The WBC World Bantamweight Champion wants the recognition that would come with beating the legendary Donaire Saturday night on SHOWTIME.
When Donaire was demolished by Nicholas Walters in 2014 and beckoning retirement, a green Oubaali with over 200 amateur bouts to his name had just made his pro debut.
Although the four-division champion and future Hall of Famer Donaire, 38, and Oubaali, 34, have just a four-year age difference between them, their boxing experiences seem lightyears apart, as Donaire has boxed 289 rounds in his 20-year career compared to 94 by Oubaali.
Their paths and careers finally converged in Japan, however, on Nov. 7, 2019, when a rejuvenated Donaire revived his career and gave a fantastic account of himself in a spirited fight of the year loss against Naoya Inoue. In the co-main event that night, Oubaali defended his 118-pound WBC World Bantamweight title against the pound-for-pound fighter’s brother, Takuma Inoue, in a unanimous decision win.
Donaire (40-6, 26 KOs) and Oubaali (17-0, 12 KOs) have not fought since, but one thing has remained certain: They’d be fighting each other the next time they’d step into the ring.
After Oubaali contracted COVID-19 and caused a cancellation for their originally scheduled December showdown, the two are finally ready to clash at the Dignity Health Sports Park in Carson, Calif. this Saturday, May 29 on SHOWTIME (10 p.m. ET/7 p.m. PT).
“Winning this fight against Donaire will get me recognition,” said Oubaali. “I am the world champion but this fight will help people remember my name as someone who beat a Hall of Famer. Nonito is an experienced fighter but I feel I have as much experience. I fought the best fighters of the world in my amateur career. I’ve been boxing at the highest level since I was very young, so I feel we’re both experienced fighters. That will make this a very exciting and entertaining fight for the fans.”
The Parisian pugilist of Moroccan descent said the near 19-month month layoff and the virus that he’s overcome will not result in any ring rust.
“I’m always active and very disciplined. Boxing is my life, and my team and I have the experience to deal with these aspects to keep us going and be ready,” said Oubaali. “Experiencing quarantine in full lockdown was a big mental test but I believe that my fighting mentality was key to keep focus. I used the time to stay focused on my objectives and I had the chance to spend more time with my wife and daughter.”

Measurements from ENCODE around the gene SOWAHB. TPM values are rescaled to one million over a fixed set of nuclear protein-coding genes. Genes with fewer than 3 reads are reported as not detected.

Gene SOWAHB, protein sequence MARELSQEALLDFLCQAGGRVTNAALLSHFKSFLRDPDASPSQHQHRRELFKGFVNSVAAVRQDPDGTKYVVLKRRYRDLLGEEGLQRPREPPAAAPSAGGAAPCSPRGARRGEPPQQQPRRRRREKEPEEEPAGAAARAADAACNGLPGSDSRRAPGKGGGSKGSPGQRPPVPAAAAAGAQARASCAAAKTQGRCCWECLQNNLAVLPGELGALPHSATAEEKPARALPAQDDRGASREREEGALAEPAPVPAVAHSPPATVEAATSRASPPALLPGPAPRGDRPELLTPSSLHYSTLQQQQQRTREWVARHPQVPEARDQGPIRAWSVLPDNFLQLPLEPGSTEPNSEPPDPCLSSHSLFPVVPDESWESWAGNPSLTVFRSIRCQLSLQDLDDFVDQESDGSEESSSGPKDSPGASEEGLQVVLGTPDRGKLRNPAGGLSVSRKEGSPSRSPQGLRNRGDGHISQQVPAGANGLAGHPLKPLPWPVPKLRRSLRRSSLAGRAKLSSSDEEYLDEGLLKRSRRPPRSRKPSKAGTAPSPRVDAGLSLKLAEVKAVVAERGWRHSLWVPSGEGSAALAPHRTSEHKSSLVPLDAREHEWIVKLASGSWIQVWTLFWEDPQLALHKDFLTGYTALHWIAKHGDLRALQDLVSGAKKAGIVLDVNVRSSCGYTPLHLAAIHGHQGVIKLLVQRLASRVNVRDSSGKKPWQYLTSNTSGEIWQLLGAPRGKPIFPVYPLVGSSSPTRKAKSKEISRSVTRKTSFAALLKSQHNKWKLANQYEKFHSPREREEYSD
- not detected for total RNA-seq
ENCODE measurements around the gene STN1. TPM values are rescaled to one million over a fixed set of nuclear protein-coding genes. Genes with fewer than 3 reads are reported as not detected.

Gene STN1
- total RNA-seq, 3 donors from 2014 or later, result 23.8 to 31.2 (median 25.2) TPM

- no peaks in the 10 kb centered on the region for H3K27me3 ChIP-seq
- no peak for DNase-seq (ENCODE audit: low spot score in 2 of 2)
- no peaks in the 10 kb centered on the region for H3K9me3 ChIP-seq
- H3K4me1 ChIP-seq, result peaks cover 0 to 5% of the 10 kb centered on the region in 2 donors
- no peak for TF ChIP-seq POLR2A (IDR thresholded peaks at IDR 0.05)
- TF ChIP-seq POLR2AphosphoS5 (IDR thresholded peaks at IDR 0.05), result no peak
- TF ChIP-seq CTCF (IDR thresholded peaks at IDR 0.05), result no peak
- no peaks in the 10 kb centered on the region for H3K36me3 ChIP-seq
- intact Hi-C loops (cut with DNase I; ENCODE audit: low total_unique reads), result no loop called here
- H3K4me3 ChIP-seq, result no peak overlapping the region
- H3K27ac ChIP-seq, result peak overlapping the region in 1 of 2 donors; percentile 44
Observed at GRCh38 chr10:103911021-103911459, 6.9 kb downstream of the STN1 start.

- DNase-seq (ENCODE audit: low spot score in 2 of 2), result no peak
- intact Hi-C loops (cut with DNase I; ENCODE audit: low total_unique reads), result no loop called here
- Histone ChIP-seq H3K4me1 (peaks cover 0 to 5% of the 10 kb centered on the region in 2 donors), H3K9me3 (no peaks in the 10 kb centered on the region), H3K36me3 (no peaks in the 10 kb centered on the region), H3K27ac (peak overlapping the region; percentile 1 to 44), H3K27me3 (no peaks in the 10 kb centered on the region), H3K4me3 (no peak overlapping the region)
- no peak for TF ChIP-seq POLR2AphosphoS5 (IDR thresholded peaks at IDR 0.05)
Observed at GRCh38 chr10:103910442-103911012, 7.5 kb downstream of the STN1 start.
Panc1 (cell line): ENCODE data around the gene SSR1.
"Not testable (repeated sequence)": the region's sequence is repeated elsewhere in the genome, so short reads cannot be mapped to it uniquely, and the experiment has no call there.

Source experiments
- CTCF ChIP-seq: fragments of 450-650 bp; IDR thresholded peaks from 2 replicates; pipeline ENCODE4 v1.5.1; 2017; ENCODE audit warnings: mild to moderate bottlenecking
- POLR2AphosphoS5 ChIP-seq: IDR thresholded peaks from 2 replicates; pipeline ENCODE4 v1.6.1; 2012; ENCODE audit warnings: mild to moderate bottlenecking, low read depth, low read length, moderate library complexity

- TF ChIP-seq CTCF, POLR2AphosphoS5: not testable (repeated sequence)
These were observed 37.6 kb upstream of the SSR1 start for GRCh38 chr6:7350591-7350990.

The fighter billed as the “Filipino Flash” is looking to prove he still has a fierce flare and flicker left in the twilight of his career.
Although Donaire has six career losses, the defeat against Inoue was the first at 118 pounds for the former flyweight, bantamweight, junior featherweight and featherweight champion. His other losses have come twice at 126 (Walters, Carl Frampton) and 122 (Guillermo Rigondeaux, Jessie Magdaleno) and once at 112 (Rosendo Sanchez) in his second pro fight.
“ Winning this fight against Donaire will get me recognition. ” WBC World Bantamweight Champion - Nordine Oubaali
Donaire is 3-3 in his last six fights dating back to 2016. He’s insisted that he’s best suited to fight at 118 pounds at this stage of his career. Against Oubaali, he’s looking to reclaim a title he once owned throughout 2011, when he won the WBC bantamweight belt after knocking out Fernando Montiel in the second round.
Oubaali won the vacant crown he now cherishes in 2019 when he scored a unanimous decision win over Rau'shee Warren in his United States debut.
“Winning the championship was a dream come true for me,” said Oubaali. “Nonito proved why he’s a future Hall of Famer [against Inoue]. I knew it was not going to be an easy fight for Inoue at all, and Nonito earned his title shot against me.”
Oubaali is nearly a -260 favorite to beat Donaire in most sportsbooks. He will sport a four-year advantage in youth, but the southpaw will be giving up a 3 ½ inch height advantage and 1 ½ inch reach advantage.
Much like Donaire was trained by his father Nonito Sr. for most of his career, boxing has been a family affair for Oubaali as well.
The Noisy-le-sec resident Oubaali has been coached by his brother Ali since his pro debut while training at Top Rank Bagnolet in France.
“I turned professional because of Ali,” said Oubaali, who grew up admiring Floyd Mayweather Jr., Manny Pacquiao and Muhammad Ali as his favorite fighters.
“I actually was thinking of retiring after accomplishing two Olympic Games in 2008 and 2012. We discussed it, and I told Ali that if I made the leap to go professional, I was not to be a random fighter, nor just the French champion. It was to be a world champion. The dream has been achieved, but now my objective is to unify the division.”
Should Oubaali defeat Donaire, he could potentially next face the winner of the Aug. 14 SHOWTIME fight between WBA “regular” champion Guillermo Rigondeaux and WBO titleholder John Riel Casimero.
His unification dreams can also be realized by dealing with “The Monster” Inoue, owner of the IBF and WBA “super” world championships at 118.
“I just want to unify the division and prove I'm the best bantamweight in the world,” said Oubaali. “I do think Inoue is the most interesting fight for me after. We will see how things develop after this fight and see what is the best option for my career. I have the quality to be a unified champion.
“I think every fan of boxing can enjoy my boxing style. I’m an offensive fighter by nature with an entertaining style, but I’m also a very good chess player. I can adjust my style to whatever is necessary on the ring. You have to be intelligent as a fighter. On May 29 against Nonito, I know people will know and remember my name and why I’m a world champion.”
For a closer look at Oubaali vs Donaire, check out our fight night page.
- Oubaali vs Donaire